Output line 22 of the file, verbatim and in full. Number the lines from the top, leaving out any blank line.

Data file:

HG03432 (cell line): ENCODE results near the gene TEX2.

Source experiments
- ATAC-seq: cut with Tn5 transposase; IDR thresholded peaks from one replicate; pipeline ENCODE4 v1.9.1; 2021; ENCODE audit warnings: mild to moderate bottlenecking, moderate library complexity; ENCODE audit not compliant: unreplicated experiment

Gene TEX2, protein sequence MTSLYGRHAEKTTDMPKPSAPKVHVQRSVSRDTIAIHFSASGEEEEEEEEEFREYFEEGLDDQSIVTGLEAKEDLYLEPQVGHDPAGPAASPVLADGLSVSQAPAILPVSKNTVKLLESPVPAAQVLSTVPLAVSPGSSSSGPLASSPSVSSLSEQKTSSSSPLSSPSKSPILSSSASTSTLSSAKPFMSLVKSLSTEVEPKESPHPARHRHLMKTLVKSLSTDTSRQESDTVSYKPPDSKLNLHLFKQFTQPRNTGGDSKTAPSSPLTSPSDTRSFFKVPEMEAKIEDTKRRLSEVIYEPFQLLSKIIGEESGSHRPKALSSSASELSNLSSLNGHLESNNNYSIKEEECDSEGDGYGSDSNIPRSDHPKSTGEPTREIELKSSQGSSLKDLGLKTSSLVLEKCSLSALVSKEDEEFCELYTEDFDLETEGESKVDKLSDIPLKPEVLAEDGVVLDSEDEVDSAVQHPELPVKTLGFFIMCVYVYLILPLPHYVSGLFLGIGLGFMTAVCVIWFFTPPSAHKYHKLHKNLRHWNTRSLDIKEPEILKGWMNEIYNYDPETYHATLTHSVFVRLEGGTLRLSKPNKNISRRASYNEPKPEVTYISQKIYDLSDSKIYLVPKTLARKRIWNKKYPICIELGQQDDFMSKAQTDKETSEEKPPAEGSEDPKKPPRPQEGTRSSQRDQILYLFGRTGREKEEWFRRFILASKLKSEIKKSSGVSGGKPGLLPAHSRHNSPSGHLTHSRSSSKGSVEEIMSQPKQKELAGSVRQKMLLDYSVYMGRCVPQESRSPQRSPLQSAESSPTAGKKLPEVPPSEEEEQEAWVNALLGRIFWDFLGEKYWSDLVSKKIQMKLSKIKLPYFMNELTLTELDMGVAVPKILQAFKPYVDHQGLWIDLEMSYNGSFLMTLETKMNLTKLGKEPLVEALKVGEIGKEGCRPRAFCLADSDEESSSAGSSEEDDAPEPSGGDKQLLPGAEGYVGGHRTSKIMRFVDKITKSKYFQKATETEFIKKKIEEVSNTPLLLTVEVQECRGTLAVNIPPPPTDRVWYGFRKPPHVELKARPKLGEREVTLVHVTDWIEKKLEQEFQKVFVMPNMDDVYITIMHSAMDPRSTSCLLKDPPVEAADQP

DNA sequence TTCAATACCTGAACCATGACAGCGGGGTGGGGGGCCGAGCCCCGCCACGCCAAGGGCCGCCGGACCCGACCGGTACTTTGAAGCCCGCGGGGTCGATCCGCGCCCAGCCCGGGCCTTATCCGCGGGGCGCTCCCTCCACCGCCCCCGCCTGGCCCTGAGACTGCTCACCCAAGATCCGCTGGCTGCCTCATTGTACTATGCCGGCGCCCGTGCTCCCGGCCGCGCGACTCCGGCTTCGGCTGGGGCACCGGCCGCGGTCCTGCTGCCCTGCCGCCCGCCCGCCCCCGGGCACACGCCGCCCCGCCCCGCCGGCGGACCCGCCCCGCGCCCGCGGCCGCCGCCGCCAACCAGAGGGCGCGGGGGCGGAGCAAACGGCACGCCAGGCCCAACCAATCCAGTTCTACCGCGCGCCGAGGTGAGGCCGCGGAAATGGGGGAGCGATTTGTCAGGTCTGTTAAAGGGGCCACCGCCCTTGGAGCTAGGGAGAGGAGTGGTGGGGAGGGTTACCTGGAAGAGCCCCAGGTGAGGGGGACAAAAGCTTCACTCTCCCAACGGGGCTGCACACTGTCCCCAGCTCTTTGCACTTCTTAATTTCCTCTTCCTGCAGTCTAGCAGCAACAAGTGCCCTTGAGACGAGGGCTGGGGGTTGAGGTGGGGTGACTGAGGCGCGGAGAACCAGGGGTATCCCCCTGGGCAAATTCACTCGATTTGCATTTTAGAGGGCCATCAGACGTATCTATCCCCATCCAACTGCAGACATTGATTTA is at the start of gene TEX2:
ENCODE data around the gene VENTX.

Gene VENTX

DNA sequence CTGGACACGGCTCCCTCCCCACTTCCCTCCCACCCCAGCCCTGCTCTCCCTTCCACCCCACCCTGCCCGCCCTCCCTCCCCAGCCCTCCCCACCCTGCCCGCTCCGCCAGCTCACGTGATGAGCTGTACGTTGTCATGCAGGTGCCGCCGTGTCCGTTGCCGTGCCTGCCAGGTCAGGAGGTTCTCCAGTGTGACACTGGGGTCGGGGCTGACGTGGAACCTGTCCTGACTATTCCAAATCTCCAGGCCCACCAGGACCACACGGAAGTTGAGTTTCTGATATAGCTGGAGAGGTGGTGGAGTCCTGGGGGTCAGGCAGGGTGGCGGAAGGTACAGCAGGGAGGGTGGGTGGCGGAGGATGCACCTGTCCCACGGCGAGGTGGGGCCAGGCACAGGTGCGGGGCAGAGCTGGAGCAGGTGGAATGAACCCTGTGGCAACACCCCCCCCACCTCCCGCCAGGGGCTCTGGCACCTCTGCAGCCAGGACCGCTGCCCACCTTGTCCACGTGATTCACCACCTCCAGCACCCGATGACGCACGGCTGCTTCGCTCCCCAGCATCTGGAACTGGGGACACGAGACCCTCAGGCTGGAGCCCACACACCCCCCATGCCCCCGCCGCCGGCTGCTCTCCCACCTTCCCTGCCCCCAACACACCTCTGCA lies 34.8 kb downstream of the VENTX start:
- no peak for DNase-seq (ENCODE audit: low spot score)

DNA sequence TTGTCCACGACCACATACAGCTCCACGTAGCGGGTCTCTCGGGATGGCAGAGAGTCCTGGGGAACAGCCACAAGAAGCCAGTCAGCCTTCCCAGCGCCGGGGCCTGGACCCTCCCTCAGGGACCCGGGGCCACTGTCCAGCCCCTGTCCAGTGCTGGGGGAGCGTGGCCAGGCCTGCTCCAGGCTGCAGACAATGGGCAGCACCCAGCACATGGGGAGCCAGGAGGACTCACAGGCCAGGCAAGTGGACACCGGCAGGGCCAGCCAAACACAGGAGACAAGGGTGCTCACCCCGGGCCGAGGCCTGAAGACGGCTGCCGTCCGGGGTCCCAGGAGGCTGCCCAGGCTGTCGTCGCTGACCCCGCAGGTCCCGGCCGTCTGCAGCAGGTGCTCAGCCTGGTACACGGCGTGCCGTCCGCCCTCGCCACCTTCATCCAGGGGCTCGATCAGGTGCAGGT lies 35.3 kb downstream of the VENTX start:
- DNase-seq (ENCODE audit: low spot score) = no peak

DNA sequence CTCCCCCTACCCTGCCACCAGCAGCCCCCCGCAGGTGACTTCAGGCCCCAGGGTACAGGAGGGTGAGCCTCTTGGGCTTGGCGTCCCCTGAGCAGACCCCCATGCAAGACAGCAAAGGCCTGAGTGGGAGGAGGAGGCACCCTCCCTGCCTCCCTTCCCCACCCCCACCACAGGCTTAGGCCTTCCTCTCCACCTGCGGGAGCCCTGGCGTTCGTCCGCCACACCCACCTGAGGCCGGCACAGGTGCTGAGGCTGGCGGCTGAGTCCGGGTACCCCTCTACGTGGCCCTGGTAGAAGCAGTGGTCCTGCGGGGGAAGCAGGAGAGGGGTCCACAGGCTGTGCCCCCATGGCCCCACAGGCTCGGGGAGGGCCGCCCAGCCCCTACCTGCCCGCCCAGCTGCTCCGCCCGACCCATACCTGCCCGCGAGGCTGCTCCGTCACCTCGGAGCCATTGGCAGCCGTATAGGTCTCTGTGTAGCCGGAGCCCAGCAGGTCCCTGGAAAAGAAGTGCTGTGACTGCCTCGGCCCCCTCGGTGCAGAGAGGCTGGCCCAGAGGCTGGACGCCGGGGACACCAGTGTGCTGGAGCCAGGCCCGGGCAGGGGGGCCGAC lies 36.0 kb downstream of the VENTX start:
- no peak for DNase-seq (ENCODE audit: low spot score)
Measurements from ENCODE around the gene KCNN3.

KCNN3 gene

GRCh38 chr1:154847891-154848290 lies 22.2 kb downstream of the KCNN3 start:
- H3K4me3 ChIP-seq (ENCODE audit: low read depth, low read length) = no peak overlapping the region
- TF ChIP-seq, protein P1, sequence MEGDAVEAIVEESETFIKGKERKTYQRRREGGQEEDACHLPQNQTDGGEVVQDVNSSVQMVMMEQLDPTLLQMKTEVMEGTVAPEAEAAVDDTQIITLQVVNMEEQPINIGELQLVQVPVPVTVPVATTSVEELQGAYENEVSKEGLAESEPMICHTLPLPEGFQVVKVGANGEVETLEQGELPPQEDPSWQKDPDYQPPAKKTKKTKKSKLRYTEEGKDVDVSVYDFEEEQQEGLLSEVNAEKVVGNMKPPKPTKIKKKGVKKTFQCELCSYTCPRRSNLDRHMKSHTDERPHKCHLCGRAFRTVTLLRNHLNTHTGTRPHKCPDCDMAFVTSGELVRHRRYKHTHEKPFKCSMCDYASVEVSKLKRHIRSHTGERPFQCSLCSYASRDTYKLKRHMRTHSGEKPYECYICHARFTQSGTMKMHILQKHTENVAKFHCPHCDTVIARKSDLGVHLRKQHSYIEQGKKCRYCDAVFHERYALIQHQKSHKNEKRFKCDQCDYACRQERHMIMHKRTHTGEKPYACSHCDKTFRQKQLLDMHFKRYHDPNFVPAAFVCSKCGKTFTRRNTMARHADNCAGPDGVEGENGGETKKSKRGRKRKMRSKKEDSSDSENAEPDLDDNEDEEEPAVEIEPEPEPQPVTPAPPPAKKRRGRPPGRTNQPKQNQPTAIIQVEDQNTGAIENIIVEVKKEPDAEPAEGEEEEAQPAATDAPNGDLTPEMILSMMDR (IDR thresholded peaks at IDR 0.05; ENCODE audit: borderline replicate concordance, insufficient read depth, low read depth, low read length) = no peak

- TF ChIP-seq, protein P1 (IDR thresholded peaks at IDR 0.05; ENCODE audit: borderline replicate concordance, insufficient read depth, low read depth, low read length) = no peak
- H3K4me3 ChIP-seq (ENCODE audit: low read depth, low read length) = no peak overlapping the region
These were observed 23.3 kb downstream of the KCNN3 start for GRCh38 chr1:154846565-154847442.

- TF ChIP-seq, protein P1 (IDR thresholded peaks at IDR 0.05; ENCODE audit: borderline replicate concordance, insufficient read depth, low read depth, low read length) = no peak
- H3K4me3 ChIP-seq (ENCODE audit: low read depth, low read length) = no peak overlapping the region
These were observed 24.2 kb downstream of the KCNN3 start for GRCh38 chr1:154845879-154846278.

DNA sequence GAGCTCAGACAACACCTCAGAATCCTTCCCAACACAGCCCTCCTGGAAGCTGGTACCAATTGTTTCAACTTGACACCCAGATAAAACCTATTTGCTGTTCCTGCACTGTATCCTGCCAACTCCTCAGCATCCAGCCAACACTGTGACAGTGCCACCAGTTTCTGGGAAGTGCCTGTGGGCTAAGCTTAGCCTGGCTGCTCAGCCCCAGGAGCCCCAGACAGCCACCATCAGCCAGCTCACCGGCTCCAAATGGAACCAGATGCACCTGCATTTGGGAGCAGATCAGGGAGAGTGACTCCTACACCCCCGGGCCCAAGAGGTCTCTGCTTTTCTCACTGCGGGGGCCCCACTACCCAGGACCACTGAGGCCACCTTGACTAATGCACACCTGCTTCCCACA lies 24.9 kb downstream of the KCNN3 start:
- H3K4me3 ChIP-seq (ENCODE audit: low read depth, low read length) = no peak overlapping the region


- TF ChIP-seq, protein P1 (IDR thresholded peaks at IDR 0.05; ENCODE audit: borderline replicate concordance, insufficient read depth, low read depth, low read length) = no peak